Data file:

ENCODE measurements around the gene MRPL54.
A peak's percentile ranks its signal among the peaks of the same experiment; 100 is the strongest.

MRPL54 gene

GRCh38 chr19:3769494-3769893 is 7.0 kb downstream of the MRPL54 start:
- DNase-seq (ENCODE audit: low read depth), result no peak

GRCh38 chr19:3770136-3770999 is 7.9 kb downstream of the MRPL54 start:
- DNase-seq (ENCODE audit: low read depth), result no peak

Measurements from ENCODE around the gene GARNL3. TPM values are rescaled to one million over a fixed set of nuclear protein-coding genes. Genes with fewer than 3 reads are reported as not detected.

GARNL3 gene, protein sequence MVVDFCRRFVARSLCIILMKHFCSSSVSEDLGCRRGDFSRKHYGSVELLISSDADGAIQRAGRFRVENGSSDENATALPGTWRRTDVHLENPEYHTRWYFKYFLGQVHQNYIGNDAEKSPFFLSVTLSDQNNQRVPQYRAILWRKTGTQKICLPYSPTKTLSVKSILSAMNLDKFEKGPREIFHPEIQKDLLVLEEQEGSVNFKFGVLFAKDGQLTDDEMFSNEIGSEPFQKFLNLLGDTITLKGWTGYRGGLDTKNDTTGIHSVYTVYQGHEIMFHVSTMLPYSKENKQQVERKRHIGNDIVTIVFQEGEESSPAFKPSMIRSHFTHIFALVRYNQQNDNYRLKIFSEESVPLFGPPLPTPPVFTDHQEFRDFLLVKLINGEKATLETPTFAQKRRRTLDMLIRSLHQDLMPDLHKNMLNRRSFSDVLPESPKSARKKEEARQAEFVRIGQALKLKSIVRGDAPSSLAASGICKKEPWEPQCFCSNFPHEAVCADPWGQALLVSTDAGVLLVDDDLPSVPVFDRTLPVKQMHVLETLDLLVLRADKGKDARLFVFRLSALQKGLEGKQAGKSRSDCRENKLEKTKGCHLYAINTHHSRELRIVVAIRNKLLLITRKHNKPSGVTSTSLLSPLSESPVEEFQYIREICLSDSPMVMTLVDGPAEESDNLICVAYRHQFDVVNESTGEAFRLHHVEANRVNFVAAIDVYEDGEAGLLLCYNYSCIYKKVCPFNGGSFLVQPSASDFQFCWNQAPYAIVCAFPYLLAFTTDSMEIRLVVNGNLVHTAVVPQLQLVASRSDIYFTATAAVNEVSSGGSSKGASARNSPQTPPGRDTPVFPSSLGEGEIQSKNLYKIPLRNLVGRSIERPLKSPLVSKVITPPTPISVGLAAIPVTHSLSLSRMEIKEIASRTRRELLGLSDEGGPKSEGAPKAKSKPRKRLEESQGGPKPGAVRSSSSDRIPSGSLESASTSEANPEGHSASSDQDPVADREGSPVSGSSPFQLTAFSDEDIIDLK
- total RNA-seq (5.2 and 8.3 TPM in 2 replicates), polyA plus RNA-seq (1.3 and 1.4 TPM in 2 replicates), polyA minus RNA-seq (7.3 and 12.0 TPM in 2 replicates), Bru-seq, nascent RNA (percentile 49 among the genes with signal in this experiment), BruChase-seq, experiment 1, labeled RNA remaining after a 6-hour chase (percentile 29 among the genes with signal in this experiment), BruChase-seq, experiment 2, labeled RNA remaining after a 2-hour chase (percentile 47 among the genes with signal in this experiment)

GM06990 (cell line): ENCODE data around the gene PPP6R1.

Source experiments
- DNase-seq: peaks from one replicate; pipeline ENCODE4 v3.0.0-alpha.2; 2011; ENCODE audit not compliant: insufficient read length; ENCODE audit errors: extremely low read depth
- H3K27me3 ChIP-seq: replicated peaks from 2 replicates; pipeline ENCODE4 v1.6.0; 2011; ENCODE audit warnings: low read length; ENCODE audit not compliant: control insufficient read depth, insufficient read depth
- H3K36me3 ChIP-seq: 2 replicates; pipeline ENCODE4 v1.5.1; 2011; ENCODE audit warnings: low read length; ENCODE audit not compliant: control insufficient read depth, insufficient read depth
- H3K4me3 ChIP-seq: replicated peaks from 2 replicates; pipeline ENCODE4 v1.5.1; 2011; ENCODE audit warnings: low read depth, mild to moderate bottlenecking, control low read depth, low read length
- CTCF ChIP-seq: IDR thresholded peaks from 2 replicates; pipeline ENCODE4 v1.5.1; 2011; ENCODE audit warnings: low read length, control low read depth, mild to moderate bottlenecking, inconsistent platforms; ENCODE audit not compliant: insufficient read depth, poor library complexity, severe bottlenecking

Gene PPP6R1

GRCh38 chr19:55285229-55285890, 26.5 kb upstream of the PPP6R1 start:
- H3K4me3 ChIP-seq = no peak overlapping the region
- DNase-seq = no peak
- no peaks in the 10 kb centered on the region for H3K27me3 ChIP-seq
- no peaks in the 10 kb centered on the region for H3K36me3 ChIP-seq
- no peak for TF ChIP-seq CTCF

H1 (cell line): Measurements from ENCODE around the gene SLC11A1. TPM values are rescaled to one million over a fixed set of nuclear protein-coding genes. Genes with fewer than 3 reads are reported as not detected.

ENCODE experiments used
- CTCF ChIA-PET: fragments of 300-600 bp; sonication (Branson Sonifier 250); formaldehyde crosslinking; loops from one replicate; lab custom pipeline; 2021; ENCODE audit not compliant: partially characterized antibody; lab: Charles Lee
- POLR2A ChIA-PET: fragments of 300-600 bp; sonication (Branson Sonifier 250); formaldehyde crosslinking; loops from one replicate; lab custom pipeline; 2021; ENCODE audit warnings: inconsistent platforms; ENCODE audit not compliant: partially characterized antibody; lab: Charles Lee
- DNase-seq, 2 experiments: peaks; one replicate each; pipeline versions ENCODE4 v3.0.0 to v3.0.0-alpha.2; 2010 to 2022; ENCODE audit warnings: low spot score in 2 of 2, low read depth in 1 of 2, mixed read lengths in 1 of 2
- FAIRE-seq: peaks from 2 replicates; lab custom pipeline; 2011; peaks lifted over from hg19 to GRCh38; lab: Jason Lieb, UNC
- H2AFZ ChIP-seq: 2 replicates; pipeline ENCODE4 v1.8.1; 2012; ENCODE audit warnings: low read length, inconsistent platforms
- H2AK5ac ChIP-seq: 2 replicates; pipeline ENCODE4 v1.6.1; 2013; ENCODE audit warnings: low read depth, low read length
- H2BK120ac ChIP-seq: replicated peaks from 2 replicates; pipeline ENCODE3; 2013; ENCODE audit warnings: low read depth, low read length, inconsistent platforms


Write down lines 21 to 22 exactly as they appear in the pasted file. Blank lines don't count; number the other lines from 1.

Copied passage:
- DNase-seq = no peak
- no peaks in the 10 kb centered on the region for H3K27me3 ChIP-seq